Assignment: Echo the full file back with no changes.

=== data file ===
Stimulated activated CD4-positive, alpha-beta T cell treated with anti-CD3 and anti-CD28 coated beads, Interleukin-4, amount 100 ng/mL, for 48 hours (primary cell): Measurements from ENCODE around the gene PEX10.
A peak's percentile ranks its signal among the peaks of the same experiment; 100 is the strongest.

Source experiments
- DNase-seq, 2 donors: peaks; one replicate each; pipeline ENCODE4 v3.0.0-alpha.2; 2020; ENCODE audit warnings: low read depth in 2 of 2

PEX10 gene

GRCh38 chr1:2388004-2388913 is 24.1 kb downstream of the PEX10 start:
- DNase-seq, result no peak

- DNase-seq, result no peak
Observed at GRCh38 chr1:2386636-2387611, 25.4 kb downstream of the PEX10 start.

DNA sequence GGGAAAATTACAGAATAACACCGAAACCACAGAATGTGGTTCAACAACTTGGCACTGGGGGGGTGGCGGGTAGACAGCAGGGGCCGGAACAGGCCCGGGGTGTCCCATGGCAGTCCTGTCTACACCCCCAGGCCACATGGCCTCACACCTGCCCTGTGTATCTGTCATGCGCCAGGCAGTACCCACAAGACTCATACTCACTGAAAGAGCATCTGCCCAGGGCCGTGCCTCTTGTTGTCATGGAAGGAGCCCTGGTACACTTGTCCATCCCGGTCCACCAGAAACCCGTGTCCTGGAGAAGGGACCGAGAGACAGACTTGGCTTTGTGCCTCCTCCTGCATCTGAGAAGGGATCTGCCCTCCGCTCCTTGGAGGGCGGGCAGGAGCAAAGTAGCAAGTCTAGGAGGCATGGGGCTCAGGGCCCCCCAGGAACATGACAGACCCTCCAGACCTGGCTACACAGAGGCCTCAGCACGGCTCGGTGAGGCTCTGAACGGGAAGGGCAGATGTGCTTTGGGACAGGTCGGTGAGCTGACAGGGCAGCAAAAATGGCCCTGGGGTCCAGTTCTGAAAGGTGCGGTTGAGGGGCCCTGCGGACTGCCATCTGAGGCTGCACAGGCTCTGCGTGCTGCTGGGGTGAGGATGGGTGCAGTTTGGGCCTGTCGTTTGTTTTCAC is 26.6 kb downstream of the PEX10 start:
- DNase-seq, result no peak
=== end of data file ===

Stimulated activated CD4-positive, alpha-beta T cell treated with anti-CD3 and anti-CD28 coated beads, Interleukin-4, amount 100 ng/mL, for 48 hours (primary cell): Measurements from ENCODE around the gene PEX10.
A peak's percentile ranks its signal among the peaks of the same experiment; 100 is the strongest.

Source experiments
- DNase-seq, 2 donors: peaks; one replicate each; pipeline ENCODE4 v3.0.0-alpha.2; 2020; ENCODE audit warnings: low read depth in 2 of 2

PEX10 gene

GRCh38 chr1:2388004-2388913 is 24.1 kb downstream of the PEX10 start:
- DNase-seq, result no peak

- DNase-seq, result no peak
Observed at GRCh38 chr1:2386636-2387611, 25.4 kb downstream of the PEX10 start.

DNA sequence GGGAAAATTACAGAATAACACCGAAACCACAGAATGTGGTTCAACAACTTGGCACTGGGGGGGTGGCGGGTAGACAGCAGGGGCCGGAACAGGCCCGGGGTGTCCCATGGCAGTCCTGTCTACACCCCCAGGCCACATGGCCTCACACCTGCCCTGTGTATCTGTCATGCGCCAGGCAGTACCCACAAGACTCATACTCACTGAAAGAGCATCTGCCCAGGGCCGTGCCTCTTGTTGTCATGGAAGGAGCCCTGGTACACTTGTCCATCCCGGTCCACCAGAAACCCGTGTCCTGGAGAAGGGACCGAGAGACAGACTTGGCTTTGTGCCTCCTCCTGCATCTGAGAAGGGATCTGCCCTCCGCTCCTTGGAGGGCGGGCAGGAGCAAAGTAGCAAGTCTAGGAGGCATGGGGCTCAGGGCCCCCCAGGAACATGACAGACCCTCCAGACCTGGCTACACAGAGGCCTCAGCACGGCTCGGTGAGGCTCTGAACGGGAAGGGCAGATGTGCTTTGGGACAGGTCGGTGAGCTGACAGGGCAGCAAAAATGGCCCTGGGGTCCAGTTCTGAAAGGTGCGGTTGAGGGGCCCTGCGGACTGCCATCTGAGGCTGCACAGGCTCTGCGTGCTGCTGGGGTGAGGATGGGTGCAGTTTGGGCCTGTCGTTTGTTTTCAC is 26.6 kb downstream of the PEX10 start:
- DNase-seq, result no peak